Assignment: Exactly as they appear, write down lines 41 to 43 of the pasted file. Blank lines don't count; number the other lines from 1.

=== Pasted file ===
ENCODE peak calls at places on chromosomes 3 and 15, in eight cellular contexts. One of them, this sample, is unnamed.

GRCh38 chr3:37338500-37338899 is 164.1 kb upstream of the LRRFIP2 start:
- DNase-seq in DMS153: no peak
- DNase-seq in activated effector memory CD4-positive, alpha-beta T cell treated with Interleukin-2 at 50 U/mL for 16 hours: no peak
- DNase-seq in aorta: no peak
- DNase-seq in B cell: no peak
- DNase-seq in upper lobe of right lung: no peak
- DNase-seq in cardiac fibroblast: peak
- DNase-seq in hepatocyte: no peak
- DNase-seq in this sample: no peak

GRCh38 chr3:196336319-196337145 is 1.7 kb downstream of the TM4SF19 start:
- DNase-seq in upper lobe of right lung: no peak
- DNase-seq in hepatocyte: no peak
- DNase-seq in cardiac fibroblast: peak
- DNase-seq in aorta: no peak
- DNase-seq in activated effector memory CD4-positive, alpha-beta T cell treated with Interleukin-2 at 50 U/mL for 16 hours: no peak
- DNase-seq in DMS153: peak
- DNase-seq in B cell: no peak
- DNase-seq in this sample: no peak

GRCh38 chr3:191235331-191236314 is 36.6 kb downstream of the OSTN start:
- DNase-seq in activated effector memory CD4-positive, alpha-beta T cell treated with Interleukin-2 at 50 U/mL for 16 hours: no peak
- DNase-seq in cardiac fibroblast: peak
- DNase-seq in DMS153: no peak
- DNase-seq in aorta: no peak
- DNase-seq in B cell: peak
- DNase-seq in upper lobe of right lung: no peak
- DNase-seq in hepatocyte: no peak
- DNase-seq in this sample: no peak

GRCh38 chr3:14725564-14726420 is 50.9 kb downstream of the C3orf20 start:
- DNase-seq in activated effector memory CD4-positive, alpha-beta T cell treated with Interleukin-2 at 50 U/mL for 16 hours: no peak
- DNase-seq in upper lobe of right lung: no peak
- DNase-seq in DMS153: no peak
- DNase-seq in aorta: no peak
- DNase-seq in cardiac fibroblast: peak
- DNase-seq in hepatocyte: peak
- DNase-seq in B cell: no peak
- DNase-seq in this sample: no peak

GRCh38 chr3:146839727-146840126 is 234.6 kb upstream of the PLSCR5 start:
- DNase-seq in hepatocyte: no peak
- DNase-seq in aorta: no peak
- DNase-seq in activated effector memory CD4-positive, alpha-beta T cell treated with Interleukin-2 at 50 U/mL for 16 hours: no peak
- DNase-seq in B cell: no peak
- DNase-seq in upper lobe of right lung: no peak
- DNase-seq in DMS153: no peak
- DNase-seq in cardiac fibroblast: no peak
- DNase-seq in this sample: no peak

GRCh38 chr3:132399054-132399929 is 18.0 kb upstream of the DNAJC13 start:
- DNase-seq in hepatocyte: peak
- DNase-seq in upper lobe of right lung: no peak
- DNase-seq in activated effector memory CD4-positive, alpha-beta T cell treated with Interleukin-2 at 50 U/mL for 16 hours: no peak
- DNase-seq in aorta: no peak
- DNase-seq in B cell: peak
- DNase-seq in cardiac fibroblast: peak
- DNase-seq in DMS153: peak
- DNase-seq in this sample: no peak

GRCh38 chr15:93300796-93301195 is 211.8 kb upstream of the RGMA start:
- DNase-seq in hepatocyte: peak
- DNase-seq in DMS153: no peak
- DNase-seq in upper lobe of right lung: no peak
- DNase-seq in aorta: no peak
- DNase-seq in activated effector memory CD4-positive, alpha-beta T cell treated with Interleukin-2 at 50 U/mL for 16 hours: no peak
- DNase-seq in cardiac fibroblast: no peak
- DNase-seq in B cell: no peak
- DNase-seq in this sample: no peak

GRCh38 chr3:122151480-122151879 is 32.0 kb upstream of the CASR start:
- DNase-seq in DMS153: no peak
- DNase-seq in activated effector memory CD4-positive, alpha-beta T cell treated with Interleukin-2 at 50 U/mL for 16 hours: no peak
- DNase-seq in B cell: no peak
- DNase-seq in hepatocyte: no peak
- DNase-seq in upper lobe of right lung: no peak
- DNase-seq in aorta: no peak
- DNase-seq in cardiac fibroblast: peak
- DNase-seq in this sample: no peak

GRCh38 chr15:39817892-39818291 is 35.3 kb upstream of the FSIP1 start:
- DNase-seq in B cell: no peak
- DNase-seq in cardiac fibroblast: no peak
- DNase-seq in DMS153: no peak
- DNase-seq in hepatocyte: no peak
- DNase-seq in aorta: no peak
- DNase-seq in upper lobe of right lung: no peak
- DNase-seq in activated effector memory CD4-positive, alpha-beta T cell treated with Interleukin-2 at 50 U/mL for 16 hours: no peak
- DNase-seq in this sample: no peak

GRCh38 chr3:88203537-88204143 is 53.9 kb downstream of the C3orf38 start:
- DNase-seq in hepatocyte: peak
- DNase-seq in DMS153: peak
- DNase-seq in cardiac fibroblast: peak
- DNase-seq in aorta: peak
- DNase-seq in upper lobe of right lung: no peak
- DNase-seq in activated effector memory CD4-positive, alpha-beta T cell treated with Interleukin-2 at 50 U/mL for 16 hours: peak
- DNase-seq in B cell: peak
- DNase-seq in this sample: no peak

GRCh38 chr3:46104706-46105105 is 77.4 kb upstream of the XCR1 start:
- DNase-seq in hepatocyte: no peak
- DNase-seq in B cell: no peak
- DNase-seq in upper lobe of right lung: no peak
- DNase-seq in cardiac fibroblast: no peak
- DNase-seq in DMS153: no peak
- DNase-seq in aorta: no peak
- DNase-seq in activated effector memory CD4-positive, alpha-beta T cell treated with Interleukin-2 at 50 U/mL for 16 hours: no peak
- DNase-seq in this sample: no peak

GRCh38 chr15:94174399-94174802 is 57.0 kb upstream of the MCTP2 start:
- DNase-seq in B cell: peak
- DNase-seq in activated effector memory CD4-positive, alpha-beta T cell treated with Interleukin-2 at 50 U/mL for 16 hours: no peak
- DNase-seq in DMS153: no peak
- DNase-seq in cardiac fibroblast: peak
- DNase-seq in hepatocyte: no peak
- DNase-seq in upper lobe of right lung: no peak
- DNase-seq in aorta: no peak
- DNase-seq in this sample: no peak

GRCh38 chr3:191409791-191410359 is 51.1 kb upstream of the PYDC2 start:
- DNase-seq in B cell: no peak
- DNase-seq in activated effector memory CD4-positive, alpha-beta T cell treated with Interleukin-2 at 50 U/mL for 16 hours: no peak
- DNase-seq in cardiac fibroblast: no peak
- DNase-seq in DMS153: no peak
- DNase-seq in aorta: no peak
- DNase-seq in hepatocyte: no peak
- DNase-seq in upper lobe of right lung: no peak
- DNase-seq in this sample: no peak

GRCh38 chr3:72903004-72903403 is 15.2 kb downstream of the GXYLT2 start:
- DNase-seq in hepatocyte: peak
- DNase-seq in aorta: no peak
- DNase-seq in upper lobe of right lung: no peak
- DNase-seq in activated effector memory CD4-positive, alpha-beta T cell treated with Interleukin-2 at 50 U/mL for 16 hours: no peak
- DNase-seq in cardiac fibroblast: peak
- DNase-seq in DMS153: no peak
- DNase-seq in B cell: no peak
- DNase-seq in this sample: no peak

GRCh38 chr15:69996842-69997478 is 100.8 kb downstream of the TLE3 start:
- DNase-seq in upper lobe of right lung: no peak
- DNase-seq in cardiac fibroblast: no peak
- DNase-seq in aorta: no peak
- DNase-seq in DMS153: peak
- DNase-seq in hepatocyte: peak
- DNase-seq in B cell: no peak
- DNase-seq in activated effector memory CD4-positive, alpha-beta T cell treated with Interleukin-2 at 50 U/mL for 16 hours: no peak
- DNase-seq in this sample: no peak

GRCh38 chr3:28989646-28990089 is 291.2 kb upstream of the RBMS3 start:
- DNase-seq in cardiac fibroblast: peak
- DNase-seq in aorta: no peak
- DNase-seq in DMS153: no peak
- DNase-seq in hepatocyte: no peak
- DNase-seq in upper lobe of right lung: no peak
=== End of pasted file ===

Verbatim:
- DNase-seq in activated effector memory CD4-positive, alpha-beta T cell treated with Interleukin-2 at 50 U/mL for 16 hours: no peak
- DNase-seq in B cell: no peak
- DNase-seq in upper lobe of right lung: no peak